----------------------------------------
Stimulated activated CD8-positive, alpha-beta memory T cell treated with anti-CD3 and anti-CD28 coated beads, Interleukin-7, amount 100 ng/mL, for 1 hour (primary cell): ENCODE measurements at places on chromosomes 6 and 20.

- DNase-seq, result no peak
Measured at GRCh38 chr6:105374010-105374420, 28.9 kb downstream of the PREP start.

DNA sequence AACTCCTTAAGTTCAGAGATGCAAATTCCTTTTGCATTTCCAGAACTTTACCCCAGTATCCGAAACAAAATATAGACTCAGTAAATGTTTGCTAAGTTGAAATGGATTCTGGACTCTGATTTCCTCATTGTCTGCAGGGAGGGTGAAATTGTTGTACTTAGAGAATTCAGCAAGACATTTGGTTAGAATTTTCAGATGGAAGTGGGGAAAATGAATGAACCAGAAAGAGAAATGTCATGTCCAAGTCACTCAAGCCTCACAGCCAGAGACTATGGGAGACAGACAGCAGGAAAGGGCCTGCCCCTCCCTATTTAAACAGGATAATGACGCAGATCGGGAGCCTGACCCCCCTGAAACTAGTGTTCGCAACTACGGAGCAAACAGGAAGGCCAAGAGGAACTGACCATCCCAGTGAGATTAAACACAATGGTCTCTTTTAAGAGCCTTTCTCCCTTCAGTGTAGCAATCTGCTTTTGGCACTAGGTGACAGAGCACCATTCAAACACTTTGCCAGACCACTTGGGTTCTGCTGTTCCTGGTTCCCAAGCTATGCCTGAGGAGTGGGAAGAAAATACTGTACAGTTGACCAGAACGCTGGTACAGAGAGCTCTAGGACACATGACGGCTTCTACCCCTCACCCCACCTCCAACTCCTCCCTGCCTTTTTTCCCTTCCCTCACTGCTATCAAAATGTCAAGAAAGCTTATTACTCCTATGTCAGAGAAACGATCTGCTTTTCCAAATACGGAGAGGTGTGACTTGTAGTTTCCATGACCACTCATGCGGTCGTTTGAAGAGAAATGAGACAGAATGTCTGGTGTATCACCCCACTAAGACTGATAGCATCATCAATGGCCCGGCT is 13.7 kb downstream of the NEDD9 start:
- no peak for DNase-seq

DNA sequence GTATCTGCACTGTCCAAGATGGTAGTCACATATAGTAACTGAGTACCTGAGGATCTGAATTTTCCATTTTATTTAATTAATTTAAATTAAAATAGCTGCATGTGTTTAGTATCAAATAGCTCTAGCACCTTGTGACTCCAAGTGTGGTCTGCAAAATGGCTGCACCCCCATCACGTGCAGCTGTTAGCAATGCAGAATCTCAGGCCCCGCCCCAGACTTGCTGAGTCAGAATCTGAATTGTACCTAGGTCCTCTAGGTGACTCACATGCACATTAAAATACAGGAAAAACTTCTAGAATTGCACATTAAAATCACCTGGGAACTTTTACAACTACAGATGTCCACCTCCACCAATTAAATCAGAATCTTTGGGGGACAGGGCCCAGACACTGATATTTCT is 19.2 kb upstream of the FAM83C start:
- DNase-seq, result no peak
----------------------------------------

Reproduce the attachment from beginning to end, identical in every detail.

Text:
Stimulated activated CD8-positive, alpha-beta memory T cell treated with anti-CD3 and anti-CD28 coated beads, Interleukin-7, amount 100 ng/mL, for 1 hour (primary cell): ENCODE measurements at places on chromosomes 6 and 20.

- DNase-seq, result no peak
Measured at GRCh38 chr6:105374010-105374420, 28.9 kb downstream of the PREP start.

DNA sequence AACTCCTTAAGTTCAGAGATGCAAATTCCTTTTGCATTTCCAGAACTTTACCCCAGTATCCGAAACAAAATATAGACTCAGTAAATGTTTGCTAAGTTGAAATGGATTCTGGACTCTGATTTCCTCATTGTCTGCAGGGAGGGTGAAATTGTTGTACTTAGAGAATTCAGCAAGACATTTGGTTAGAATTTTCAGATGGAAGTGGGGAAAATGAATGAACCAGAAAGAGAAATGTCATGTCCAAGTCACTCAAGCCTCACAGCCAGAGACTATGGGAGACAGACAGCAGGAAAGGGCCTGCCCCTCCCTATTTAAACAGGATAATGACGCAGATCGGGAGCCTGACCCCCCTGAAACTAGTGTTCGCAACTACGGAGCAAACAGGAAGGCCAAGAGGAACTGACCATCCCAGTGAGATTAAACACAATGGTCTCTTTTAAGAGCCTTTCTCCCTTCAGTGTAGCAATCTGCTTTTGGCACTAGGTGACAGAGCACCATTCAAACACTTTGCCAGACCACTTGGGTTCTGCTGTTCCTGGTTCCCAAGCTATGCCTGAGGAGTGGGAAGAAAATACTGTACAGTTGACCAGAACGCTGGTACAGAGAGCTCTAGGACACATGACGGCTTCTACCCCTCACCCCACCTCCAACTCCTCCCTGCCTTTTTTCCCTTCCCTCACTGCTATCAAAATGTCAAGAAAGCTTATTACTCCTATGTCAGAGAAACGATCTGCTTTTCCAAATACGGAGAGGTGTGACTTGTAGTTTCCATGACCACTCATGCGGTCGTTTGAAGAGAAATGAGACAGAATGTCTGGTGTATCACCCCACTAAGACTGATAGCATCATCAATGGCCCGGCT is 13.7 kb downstream of the NEDD9 start:
- no peak for DNase-seq

DNA sequence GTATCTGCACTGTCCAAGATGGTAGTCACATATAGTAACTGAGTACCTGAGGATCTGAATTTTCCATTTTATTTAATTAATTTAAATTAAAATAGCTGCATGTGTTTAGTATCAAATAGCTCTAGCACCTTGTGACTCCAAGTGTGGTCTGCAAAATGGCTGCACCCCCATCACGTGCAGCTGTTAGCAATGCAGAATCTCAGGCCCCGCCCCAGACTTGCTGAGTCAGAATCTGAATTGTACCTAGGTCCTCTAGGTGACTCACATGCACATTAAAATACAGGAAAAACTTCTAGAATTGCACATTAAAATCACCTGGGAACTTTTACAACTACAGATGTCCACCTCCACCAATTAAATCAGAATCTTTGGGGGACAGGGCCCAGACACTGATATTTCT is 19.2 kb upstream of the FAM83C start:
- DNase-seq, result no peak